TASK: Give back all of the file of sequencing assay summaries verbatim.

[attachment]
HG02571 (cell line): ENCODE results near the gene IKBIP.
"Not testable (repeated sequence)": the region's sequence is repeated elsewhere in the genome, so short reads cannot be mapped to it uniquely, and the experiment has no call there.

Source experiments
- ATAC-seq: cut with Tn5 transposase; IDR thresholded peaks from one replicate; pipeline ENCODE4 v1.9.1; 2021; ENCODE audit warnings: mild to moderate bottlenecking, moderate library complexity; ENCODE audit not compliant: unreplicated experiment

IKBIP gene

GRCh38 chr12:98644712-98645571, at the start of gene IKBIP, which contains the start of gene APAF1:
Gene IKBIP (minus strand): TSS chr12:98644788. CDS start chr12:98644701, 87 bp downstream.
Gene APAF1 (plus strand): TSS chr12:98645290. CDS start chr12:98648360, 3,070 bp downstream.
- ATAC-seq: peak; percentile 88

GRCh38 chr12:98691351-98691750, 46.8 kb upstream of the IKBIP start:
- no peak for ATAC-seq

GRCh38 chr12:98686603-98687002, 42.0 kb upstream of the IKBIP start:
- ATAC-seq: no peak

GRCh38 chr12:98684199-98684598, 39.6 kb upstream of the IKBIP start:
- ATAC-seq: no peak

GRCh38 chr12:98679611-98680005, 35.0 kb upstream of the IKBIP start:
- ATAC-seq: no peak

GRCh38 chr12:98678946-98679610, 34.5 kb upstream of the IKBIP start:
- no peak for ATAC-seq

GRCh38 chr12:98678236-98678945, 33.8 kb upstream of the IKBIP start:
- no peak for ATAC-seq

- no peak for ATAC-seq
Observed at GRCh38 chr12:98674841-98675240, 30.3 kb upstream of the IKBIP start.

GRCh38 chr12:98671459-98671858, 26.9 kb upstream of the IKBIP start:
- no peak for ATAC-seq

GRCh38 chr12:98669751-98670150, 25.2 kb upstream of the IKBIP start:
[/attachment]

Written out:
HG02571 (cell line): ENCODE results near the gene IKBIP.
"Not testable (repeated sequence)": the region's sequence is repeated elsewhere in the genome, so short reads cannot be mapped to it uniquely, and the experiment has no call there.

Source experiments
- ATAC-seq: cut with Tn5 transposase; IDR thresholded peaks from one replicate; pipeline ENCODE4 v1.9.1; 2021; ENCODE audit warnings: mild to moderate bottlenecking, moderate library complexity; ENCODE audit not compliant: unreplicated experiment

IKBIP gene

GRCh38 chr12:98644712-98645571, at the start of gene IKBIP, which contains the start of gene APAF1:
Gene IKBIP (minus strand): TSS chr12:98644788. CDS start chr12:98644701, 87 bp downstream.
Gene APAF1 (plus strand): TSS chr12:98645290. CDS start chr12:98648360, 3,070 bp downstream.
- ATAC-seq: peak; percentile 88

GRCh38 chr12:98691351-98691750, 46.8 kb upstream of the IKBIP start:
- no peak for ATAC-seq

GRCh38 chr12:98686603-98687002, 42.0 kb upstream of the IKBIP start:
- ATAC-seq: no peak

GRCh38 chr12:98684199-98684598, 39.6 kb upstream of the IKBIP start:
- ATAC-seq: no peak

GRCh38 chr12:98679611-98680005, 35.0 kb upstream of the IKBIP start:
- ATAC-seq: no peak

GRCh38 chr12:98678946-98679610, 34.5 kb upstream of the IKBIP start:
- no peak for ATAC-seq

GRCh38 chr12:98678236-98678945, 33.8 kb upstream of the IKBIP start:
- no peak for ATAC-seq

- no peak for ATAC-seq
Observed at GRCh38 chr12:98674841-98675240, 30.3 kb upstream of the IKBIP start.

GRCh38 chr12:98671459-98671858, 26.9 kb upstream of the IKBIP start:
- no peak for ATAC-seq

GRCh38 chr12:98669751-98670150, 25.2 kb upstream of the IKBIP start: